We’ve gotten some great literature on tape here We have the autobiography of Santa Claus, which my kids absolutely love and listen to year round, even though it is very long and follows Santa all through history as he meets historical people, such as Genghis Kahn and Da Vinci. I also loved “The Windboy,” and got along great with “The House Above the Trees.”

My younger children love Winnie the Pooh and AA Milne poems, and Alice in Wonderland. These can be found on Amazon.

I also like the kids to have a pretty good background in the original fairy tales and liked this one

I am LDS and my children and I find Scriptures Scouts and the All-Abouts indispensible, these can be found here

We also have all of the audio books from the distribution center-love the scriptures stories for kids.

Hide em in Your Heart is a series of scripture verse with explanations set to music. I got mine from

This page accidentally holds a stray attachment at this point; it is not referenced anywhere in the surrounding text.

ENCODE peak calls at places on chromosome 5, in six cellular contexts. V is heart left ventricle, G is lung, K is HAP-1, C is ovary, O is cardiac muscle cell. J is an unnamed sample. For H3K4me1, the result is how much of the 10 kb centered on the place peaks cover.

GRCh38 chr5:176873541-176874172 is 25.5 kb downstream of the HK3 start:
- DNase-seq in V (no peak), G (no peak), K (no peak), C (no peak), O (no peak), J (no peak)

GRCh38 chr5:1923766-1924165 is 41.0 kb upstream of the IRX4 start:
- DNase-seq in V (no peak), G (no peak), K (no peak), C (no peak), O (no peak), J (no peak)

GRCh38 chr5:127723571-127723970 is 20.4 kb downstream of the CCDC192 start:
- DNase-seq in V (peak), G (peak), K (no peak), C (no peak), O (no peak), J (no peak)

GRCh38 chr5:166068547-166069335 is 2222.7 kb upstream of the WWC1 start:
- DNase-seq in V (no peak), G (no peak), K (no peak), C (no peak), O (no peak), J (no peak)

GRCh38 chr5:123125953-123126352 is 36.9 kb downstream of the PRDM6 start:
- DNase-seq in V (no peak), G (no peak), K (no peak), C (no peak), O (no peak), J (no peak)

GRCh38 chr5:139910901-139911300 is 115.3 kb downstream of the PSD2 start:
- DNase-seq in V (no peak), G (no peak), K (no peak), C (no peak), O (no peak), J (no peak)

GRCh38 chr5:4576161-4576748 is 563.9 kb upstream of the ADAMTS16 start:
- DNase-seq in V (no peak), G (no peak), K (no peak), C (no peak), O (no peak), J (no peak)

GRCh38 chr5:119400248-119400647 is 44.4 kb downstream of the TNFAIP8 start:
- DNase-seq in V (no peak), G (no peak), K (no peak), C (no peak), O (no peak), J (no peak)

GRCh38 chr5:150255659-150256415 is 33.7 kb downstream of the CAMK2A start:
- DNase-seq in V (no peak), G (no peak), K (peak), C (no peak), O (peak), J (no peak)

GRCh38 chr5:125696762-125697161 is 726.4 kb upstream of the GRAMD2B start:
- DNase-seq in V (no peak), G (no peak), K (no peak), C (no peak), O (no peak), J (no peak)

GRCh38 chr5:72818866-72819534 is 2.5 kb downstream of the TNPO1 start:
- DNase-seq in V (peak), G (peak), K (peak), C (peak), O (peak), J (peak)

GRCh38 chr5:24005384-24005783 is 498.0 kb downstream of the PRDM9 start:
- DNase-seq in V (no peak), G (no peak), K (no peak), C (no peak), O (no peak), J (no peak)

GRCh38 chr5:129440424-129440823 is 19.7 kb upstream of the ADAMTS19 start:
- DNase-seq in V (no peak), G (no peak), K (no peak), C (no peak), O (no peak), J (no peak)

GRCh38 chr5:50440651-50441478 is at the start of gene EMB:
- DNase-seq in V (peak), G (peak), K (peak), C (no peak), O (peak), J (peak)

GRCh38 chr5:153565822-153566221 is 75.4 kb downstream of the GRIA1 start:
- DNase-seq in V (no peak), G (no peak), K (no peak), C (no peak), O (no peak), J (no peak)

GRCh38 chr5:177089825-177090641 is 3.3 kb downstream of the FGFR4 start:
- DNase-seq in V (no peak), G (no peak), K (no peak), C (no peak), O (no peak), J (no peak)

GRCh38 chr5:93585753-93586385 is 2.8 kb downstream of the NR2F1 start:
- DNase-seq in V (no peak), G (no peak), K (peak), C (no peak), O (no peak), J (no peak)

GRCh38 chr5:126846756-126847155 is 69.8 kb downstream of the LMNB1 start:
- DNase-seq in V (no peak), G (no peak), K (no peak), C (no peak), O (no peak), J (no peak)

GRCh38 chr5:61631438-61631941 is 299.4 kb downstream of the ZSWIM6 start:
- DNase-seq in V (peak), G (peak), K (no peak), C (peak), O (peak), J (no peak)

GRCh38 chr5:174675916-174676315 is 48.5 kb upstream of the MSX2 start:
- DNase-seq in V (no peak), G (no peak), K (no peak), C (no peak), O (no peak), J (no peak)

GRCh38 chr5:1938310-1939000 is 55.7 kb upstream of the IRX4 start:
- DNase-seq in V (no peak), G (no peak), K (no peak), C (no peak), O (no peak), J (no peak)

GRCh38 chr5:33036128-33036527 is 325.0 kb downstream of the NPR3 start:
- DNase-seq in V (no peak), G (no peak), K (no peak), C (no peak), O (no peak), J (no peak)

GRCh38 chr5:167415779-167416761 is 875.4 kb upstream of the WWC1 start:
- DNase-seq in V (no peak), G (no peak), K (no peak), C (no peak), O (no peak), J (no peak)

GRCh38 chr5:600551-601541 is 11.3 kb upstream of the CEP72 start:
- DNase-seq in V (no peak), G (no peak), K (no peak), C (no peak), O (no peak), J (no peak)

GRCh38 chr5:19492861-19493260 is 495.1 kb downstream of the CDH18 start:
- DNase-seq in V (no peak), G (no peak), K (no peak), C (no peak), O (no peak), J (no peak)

Beethoven’s Wig series is indispensible, and is at Amazon

The Classical Composers (Meet the Masters) life stories mixed with their music is also wonderful, but out of print, though it can still be found here .

For myself, I love The Teaching Company series, love, love , love these.

That should give you a starting place=).

Homeschooling Many Children

Question-How do you homeschool many children at the same time?

One thing that helps for us is after we had been going for a couple years I began to let the environment and rythms do much of the work.

For instance, instead of reading a geography text we stuck a world map under plastic on the table. Within two years my older kids could pretty much tell you where ever place in the world is and what it is next to. We have also stuck artwork under the table, I wrote about that here-